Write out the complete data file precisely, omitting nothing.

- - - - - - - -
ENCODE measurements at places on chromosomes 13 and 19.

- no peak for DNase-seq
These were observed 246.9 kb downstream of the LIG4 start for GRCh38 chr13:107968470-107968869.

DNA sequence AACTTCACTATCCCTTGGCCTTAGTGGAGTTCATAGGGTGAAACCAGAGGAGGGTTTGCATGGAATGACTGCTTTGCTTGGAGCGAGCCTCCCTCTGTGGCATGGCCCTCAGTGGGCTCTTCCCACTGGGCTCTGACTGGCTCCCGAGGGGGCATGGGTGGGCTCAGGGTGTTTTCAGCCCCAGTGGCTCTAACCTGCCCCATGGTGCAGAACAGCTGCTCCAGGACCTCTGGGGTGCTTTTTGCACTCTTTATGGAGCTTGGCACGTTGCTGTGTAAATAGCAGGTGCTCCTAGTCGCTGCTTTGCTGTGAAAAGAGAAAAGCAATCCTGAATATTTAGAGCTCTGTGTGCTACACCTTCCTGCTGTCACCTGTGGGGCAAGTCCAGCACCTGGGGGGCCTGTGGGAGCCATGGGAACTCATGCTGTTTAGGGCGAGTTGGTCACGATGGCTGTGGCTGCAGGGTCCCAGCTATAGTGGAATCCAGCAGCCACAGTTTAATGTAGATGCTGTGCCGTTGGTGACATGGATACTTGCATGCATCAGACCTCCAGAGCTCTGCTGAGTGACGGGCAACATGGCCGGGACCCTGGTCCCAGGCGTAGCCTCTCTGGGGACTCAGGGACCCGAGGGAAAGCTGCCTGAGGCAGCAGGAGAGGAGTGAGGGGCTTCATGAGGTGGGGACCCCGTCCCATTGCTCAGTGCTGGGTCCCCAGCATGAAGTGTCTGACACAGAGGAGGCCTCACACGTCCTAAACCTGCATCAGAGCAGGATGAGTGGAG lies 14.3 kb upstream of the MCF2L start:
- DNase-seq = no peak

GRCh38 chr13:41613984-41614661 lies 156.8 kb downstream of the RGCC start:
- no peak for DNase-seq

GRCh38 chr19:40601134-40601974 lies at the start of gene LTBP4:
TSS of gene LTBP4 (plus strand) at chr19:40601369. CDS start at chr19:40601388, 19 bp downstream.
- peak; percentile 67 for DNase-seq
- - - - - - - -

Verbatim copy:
ENCODE measurements at places on chromosomes 13 and 19.

- no peak for DNase-seq
These were observed 246.9 kb downstream of the LIG4 start for GRCh38 chr13:107968470-107968869.

DNA sequence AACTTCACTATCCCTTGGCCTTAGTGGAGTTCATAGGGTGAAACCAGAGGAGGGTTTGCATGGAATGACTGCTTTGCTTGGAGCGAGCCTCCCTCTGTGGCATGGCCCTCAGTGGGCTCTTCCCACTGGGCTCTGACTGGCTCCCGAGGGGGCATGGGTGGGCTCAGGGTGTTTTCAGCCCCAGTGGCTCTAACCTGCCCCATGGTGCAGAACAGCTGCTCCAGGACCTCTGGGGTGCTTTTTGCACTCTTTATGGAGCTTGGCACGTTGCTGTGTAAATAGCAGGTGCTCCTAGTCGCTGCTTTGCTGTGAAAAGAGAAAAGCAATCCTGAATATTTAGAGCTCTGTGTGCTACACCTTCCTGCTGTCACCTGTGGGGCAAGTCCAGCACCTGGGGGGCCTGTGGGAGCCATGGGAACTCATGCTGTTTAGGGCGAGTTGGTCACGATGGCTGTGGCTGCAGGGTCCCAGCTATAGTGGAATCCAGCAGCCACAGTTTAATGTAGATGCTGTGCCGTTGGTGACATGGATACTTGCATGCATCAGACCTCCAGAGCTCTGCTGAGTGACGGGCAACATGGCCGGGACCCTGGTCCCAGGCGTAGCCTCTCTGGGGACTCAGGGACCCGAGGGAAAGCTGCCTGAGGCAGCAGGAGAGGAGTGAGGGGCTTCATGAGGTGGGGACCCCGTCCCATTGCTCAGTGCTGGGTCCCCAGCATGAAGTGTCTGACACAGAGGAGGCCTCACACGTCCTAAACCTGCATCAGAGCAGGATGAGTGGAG lies 14.3 kb upstream of the MCF2L start:
- DNase-seq = no peak

GRCh38 chr13:41613984-41614661 lies 156.8 kb downstream of the RGCC start:
- no peak for DNase-seq

GRCh38 chr19:40601134-40601974 lies at the start of gene LTBP4:
TSS of gene LTBP4 (plus strand) at chr19:40601369. CDS start at chr19:40601388, 19 bp downstream.
- peak; percentile 67 for DNase-seq